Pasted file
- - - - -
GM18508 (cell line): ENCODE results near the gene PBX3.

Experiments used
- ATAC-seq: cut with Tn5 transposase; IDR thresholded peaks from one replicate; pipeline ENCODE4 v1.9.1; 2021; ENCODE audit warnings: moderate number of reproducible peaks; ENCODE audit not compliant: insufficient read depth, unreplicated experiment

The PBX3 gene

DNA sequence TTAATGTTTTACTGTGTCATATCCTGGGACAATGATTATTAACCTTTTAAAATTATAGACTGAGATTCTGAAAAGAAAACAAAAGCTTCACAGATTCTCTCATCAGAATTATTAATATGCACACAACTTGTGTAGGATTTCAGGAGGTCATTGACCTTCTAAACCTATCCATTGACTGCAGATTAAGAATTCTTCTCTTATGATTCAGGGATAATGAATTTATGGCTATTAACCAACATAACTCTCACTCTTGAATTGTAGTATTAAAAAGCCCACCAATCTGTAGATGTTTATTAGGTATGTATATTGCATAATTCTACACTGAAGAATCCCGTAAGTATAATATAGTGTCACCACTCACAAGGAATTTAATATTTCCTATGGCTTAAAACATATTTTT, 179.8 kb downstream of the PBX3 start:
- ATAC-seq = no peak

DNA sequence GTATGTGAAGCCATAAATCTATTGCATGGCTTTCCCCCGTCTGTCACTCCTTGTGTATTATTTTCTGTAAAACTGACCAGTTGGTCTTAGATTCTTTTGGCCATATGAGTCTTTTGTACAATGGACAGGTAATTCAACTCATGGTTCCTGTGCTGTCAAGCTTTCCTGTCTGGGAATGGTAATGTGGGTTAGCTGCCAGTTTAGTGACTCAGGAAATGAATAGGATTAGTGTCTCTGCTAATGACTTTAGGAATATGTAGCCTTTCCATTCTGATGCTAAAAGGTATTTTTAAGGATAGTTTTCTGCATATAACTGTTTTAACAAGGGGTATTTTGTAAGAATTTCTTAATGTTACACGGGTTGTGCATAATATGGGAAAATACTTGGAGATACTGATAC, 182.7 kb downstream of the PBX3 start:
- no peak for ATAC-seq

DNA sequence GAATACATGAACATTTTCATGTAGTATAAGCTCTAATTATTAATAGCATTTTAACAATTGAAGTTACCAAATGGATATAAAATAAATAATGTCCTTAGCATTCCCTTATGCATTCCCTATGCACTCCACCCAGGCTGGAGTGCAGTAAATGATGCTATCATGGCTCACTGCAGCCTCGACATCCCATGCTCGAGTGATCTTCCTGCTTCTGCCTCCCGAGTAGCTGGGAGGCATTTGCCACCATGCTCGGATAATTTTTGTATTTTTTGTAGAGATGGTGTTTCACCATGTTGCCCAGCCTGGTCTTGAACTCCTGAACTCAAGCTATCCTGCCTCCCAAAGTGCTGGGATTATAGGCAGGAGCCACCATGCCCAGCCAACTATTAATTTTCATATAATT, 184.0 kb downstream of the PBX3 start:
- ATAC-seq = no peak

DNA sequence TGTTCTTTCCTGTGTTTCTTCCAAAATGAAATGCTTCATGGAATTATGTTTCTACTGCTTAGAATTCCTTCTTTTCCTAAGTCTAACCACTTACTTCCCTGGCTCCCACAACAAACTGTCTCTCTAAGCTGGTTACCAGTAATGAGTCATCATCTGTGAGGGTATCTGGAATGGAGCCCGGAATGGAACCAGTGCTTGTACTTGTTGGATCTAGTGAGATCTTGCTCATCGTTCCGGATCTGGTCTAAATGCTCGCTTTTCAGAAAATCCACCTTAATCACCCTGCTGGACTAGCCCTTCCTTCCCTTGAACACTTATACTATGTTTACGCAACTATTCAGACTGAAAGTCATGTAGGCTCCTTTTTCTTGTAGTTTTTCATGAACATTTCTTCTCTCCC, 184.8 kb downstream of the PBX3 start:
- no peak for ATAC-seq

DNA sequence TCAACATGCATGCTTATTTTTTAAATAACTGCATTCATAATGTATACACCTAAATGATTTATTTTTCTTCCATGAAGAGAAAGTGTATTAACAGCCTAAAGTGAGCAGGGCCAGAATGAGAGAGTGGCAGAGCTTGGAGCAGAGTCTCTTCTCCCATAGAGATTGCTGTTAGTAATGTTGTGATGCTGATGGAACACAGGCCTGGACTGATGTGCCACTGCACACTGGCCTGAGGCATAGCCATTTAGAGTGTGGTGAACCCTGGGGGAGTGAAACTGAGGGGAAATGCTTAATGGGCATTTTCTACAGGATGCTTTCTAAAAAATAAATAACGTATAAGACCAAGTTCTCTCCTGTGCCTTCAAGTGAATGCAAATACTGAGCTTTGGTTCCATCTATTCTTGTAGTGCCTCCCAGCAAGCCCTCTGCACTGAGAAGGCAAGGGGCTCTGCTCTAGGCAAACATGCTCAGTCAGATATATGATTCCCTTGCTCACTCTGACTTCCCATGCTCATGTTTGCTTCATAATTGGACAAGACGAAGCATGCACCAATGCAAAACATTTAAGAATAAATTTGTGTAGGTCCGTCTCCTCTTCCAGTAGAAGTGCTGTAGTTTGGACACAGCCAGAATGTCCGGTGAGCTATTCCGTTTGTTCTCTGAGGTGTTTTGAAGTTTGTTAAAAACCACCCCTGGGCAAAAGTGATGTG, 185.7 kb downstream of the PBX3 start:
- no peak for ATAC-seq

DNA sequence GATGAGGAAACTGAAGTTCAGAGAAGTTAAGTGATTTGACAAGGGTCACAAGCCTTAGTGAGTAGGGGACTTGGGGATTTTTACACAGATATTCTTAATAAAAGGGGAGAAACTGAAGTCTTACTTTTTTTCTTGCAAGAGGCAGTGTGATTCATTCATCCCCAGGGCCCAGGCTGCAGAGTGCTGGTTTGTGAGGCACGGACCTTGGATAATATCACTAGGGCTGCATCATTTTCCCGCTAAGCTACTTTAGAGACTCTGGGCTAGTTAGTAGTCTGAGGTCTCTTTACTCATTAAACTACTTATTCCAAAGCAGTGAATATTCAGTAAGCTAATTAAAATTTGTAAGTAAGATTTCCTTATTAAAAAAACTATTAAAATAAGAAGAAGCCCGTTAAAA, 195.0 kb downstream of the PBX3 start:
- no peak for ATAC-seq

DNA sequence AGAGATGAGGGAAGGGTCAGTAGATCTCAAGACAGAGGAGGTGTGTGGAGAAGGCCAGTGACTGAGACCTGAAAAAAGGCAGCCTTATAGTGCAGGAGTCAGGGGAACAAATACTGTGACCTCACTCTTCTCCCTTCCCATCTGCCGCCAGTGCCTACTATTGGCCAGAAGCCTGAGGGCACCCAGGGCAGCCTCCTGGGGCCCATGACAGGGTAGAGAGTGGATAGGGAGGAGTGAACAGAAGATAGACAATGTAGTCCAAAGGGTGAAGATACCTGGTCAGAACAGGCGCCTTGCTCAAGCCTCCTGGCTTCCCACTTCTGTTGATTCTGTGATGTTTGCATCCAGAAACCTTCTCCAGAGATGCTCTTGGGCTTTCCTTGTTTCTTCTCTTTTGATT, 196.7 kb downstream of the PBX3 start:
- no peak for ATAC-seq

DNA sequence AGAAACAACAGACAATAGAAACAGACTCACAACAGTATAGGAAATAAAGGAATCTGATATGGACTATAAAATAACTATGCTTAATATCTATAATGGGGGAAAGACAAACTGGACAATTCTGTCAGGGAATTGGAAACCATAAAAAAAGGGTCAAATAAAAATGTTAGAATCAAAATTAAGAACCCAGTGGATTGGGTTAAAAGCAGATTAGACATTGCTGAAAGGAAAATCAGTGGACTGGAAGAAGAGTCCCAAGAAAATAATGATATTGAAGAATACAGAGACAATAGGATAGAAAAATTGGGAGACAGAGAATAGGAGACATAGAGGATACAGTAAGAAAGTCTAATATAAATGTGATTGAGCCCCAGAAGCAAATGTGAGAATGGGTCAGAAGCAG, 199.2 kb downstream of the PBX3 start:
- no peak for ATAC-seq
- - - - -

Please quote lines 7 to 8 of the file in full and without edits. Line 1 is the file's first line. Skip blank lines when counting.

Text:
DNA sequence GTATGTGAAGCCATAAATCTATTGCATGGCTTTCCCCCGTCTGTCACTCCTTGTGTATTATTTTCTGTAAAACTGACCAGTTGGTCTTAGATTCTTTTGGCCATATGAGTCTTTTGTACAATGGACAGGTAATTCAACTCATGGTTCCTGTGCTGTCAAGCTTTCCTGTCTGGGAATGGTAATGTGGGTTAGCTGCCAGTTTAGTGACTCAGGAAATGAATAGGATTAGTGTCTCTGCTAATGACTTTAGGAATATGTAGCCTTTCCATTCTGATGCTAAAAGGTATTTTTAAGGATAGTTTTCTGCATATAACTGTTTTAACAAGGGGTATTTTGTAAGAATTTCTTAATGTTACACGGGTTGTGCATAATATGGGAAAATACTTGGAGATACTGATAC, 182.7 kb downstream of the PBX3 start:
- no peak for ATAC-seq